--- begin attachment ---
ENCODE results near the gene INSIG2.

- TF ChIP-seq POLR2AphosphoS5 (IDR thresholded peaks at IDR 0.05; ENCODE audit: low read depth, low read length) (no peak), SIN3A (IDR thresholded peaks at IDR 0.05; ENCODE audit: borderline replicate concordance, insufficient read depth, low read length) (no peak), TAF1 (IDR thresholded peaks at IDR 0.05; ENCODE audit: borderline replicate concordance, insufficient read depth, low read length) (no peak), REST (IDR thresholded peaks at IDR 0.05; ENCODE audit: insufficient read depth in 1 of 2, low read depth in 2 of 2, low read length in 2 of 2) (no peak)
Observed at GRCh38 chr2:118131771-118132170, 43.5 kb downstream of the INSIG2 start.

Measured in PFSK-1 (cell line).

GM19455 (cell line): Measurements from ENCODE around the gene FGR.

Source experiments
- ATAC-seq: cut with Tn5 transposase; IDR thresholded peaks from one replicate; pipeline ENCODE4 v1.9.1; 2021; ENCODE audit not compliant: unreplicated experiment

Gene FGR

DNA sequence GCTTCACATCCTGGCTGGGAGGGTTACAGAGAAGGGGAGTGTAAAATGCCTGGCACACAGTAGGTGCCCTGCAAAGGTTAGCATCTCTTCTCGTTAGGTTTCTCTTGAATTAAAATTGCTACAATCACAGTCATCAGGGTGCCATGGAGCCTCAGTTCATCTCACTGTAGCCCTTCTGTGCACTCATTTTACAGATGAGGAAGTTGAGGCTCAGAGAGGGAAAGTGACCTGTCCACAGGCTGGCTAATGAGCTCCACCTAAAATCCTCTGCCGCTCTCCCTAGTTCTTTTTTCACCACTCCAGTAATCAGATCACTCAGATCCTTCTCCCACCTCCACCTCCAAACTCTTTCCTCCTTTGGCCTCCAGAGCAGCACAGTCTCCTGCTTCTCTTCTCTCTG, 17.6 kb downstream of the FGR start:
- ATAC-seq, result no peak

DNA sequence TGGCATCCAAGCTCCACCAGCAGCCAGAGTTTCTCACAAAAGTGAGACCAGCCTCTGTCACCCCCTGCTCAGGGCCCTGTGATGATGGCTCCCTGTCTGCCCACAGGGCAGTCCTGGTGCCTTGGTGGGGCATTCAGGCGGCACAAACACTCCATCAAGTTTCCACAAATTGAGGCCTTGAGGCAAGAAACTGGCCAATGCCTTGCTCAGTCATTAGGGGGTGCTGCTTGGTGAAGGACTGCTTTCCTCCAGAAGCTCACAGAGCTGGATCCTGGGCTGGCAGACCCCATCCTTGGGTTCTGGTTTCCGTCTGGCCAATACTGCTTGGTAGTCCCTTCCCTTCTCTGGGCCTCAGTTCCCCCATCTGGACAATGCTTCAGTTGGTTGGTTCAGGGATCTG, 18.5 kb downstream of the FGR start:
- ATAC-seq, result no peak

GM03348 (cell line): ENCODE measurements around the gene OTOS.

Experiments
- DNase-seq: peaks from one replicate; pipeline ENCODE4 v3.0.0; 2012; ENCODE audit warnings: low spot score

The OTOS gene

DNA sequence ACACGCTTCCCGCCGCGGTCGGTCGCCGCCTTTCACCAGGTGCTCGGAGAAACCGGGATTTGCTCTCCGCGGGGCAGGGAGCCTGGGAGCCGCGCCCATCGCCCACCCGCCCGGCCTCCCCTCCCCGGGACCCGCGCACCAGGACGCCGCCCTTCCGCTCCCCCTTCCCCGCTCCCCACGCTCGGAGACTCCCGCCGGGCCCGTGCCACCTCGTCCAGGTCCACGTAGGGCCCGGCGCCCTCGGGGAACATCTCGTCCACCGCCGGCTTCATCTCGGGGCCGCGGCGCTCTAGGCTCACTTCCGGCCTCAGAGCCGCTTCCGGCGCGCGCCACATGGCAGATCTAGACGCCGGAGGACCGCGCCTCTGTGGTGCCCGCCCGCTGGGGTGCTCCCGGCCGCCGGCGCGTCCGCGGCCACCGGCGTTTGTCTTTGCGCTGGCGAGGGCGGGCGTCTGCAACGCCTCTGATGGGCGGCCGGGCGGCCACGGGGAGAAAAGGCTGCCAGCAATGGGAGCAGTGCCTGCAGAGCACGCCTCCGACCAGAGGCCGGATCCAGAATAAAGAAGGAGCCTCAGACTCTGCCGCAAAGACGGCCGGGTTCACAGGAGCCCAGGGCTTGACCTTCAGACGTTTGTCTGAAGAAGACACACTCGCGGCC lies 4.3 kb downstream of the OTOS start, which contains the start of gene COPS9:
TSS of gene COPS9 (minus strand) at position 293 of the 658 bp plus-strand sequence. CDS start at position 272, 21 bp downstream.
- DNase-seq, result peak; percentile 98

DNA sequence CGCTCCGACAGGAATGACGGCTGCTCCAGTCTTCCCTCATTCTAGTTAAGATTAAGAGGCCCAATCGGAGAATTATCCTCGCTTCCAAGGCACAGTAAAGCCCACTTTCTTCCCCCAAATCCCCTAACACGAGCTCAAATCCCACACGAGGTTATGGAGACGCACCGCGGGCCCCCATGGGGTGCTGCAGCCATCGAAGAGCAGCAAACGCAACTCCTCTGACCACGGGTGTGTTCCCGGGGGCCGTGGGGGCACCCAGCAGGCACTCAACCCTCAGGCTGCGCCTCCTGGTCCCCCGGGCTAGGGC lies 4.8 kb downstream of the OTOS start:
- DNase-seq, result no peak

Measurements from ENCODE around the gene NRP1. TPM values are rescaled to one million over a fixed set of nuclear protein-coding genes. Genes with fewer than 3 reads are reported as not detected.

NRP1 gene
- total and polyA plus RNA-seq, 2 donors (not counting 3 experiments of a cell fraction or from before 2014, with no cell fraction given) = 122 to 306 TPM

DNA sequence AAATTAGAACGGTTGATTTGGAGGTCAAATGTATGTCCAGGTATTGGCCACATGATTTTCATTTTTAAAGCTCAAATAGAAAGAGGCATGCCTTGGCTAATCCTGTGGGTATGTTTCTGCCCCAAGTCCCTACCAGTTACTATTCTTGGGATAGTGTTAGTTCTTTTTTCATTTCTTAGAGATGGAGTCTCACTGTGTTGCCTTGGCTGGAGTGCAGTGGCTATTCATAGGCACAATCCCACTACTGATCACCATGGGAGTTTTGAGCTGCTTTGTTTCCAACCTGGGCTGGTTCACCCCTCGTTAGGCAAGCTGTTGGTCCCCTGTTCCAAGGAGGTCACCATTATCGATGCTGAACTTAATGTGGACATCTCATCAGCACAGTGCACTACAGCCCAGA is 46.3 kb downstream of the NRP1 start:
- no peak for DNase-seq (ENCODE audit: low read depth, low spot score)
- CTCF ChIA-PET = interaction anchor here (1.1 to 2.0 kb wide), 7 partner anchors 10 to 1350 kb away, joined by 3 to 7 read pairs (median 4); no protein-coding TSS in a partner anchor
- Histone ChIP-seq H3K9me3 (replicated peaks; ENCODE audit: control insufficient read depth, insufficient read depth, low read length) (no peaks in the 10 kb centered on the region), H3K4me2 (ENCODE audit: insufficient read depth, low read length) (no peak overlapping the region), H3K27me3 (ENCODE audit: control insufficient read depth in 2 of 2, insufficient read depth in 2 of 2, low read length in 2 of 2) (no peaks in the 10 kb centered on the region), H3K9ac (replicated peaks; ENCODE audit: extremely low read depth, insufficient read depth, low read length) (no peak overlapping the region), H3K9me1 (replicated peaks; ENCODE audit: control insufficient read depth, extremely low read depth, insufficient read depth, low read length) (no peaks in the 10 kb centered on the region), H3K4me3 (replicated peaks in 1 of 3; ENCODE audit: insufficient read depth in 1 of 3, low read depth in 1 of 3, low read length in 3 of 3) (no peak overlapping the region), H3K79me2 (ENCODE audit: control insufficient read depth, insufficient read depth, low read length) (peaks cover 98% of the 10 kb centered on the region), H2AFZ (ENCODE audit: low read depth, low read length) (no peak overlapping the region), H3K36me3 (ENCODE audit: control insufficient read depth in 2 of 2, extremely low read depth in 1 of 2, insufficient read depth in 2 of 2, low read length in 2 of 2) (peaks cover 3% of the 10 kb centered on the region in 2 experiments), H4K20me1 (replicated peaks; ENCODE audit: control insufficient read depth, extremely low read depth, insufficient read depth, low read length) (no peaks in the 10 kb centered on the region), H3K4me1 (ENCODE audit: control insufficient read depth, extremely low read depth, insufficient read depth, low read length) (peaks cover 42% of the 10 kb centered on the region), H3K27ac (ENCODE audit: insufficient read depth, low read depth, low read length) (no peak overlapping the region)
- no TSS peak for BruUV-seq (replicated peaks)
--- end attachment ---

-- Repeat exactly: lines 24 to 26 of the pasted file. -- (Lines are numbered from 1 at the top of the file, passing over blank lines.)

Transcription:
- total and polyA plus RNA-seq, 2 donors (not counting 3 experiments of a cell fraction or from before 2014, with no cell fraction given) = 122 to 306 TPM

DNA sequence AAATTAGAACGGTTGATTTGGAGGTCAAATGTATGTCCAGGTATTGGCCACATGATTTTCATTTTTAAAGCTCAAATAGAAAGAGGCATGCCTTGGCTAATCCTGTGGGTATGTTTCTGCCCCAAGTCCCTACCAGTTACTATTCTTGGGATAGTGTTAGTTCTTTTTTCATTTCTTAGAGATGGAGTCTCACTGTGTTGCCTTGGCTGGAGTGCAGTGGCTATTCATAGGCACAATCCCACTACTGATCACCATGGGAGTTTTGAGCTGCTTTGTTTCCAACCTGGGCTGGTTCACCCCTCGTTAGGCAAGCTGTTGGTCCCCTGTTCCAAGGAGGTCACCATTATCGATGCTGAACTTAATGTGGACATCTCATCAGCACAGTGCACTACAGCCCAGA is 46.3 kb downstream of the NRP1 start:
- no peak for DNase-seq (ENCODE audit: low read depth, low spot score)